Set in the contemporary art world in London, Tom Ripley, is at the forefront of a forgery ring that produces art attributed to a dead painter who the world believes is still alive. When an aficionado discovers some of the forgeries and threatens to expose the ring, Ripley stages a news conference disguised as the dead painter to prove that the art is real. When the man remains unconvinced, Ripley invites him to his estate where he murders him. Things get complicated for Ripley when a wily detective starts looking for the missing man.
What is it with releasing dated movies on DVDs these days? Without naming titles, and of course, any distributors’ names, we are observing a slew of titles which are appearing on shelves of retail stores which we don’t recall seeing in cinema advertisements before. In our hands now is another title which we haven’t heard of in recent years, but starring some really established actors of our time. There’s Barry Pepper (Flags of our Fathers, 25th Hour), Alan Cumming (X Men 2, Spy Kids), Jacinda Barrett (The Last Kiss, Poseidon), Claire Forlani (Hooligans, The Medallion), Tom Wilkinson (Duplicity, Valyrie) and Willem Dafoe (Inside Man, Spider-Man). Quite a lineup, don’t you think? The problem is, how could a movie like this escape our radar? It was released, gasp, four years ago in 2005.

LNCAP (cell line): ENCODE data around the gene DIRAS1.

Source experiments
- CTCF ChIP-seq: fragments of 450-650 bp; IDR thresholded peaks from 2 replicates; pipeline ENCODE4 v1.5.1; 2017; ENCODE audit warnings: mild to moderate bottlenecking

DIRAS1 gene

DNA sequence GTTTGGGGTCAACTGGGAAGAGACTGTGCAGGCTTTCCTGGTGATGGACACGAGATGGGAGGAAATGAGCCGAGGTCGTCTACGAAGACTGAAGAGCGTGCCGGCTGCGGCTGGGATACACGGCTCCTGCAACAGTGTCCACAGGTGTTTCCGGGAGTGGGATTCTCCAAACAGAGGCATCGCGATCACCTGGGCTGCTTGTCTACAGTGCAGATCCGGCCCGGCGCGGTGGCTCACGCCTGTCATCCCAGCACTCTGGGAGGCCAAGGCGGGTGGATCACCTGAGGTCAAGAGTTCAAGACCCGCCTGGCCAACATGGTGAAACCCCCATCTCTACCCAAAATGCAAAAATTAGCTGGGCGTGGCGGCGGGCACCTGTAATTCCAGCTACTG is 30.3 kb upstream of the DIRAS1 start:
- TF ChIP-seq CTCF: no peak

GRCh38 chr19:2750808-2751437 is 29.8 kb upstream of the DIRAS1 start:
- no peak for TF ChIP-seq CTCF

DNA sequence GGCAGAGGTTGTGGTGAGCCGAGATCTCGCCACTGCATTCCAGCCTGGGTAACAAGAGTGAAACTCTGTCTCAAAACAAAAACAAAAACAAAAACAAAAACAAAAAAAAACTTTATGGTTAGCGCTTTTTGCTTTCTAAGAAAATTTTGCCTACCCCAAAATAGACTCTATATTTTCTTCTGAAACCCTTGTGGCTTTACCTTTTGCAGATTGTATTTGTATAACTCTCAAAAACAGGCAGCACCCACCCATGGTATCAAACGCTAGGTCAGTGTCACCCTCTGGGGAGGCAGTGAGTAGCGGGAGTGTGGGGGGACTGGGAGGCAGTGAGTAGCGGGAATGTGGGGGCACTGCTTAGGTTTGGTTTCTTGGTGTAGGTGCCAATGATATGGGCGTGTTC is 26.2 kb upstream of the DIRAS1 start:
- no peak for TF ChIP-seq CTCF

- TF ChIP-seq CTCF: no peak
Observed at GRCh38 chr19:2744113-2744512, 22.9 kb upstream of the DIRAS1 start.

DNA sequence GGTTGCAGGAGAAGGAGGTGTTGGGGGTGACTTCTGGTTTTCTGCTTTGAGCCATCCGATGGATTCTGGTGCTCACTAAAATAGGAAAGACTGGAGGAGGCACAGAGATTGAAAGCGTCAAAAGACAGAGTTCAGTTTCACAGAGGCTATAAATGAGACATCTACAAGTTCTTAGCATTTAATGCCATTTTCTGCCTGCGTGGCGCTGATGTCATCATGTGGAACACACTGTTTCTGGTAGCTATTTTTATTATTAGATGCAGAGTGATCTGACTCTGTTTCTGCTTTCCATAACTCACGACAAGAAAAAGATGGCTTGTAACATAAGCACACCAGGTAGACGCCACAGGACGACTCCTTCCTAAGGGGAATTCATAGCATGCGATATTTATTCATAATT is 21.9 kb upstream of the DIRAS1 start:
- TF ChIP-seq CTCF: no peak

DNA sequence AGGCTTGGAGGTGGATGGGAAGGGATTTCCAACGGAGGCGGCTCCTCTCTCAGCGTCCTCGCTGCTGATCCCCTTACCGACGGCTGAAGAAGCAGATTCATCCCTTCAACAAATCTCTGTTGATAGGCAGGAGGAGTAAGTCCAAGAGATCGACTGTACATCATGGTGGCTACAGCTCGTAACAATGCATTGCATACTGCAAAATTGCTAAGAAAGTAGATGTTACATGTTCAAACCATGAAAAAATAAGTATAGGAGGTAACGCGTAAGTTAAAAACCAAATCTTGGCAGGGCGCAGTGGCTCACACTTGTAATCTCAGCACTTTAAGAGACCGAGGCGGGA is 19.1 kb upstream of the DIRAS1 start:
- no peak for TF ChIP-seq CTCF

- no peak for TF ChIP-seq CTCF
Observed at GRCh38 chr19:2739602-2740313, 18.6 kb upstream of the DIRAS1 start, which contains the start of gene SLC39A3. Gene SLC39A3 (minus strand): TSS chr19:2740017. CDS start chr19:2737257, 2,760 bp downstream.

And to make things worse, our research tells us that although production had long since wrapped, the movie sat on the shelf for over three years before it was finally released. You go do the Math.
And to be fair, the story plot is one that is rather intriguing. It sounds like one exciting thriller adapted from one of those thick crime novels you see in bookstores. Adapted from Patricia Highsmith’s novel of the same name, the story tells a tale of forgery and lies. After an up and coming artist is killed in an accident, a resourceful American man (Pepper in one of his more memorable performances in his career yet) living in London covers up the crime and attempts to have people believe that he is still alive in order to exploit the dead man’s legacy. Together with his greedy partners in crime, they plan to reap millions in the process.
Yes, with a premise like that, the plot does become ridiculous as the 101 minute movie moves along. But one thing that keeps us going is, yes, you’ve guessed it – the reliable cast of the production. Pepper exudes an admirable brood, Cumming is cheekily cunning, Barrett is trashy fun, Forlani is classily cold, while heavyweights Wilkinson and Dafoe add credibility and weight to an otherwise impressive cast of actors.
So we don’t not blame the filmmakers for including cheesy dialogue which, well, work better in novels. And who wouldn’t welcome some gratifying shots of lovemaking and well toned bodies? Considering that this Roger Spottiswoode directed picture is an English production, things really can’t go that wrong with its attention to decent cinematography, editing and other production values. This is one guilty pleasure that we welcome, no matter how long ago it was released, or for that matter, made.
SPECIAL FEATURES :
This Code 3 DVD contains no extra features.
The disc’s visual transfer isn’t the greatest because it is quite a dated production after all. The movie is presented in its original English language.
by John Li
Posted on 21 August 2009